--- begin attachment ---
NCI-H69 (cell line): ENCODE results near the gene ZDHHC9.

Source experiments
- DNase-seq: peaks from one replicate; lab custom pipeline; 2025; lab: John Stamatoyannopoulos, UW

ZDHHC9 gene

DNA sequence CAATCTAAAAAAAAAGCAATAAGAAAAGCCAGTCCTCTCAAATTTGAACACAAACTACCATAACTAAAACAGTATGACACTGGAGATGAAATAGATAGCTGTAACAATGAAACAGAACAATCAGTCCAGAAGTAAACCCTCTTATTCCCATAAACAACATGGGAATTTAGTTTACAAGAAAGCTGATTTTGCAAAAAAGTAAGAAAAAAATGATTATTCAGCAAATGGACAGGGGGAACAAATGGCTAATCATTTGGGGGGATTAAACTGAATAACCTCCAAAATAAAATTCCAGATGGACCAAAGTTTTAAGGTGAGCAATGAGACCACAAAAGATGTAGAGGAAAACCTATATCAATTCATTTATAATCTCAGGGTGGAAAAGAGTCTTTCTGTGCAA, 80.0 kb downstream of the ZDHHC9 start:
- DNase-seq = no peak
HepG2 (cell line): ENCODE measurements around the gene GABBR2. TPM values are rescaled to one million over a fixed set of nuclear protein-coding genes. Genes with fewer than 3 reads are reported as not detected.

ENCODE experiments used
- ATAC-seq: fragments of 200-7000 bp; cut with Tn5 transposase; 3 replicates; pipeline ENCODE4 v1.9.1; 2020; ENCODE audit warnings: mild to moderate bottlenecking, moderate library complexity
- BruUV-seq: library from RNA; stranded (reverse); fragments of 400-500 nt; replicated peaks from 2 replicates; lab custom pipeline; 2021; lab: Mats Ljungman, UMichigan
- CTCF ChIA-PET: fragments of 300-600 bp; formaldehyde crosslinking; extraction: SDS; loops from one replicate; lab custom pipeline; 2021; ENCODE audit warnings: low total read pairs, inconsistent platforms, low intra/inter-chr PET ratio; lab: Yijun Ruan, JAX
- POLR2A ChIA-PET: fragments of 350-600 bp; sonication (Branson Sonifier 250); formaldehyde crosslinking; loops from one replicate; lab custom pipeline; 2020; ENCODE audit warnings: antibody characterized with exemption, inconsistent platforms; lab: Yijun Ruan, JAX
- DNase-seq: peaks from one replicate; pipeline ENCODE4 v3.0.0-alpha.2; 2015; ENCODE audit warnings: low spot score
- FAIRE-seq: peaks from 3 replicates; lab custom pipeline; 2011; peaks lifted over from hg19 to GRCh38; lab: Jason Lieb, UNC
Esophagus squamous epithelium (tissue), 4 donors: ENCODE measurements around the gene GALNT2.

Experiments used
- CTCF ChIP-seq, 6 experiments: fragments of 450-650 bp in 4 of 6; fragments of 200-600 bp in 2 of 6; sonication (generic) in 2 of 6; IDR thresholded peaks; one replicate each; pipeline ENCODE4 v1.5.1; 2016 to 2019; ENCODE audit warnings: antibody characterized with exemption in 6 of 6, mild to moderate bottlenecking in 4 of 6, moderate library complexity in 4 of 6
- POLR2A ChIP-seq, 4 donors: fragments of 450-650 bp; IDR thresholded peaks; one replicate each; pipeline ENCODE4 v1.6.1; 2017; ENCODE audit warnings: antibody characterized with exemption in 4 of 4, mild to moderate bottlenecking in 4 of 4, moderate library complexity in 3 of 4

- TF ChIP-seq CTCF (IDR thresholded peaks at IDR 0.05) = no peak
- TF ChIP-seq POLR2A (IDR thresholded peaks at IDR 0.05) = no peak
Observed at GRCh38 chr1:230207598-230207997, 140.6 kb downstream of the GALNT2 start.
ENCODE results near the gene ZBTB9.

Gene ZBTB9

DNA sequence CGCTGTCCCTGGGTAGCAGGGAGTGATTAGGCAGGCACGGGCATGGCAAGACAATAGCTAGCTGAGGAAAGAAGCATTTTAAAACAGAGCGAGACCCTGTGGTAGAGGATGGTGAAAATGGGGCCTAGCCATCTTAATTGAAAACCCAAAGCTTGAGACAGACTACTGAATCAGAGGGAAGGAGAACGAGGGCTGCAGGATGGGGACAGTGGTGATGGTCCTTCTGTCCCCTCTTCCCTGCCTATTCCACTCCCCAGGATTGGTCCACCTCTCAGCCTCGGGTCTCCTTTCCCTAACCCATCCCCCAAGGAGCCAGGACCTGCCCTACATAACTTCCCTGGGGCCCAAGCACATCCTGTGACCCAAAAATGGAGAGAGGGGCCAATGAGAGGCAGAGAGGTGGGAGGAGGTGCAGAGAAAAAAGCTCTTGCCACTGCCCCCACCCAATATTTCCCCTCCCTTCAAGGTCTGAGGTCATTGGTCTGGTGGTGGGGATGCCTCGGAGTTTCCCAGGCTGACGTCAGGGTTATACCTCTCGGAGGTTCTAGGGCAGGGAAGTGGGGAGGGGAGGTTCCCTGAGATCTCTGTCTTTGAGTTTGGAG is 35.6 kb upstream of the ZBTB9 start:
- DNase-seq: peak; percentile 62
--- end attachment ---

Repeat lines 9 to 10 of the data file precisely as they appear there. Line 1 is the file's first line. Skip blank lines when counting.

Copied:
- ATAC-seq: fragments of 200-7000 bp; cut with Tn5 transposase; 3 replicates; pipeline ENCODE4 v1.9.1; 2020; ENCODE audit warnings: mild to moderate bottlenecking, moderate library complexity
- BruUV-seq: library from RNA; stranded (reverse); fragments of 400-500 nt; replicated peaks from 2 replicates; lab custom pipeline; 2021; lab: Mats Ljungman, UMichigan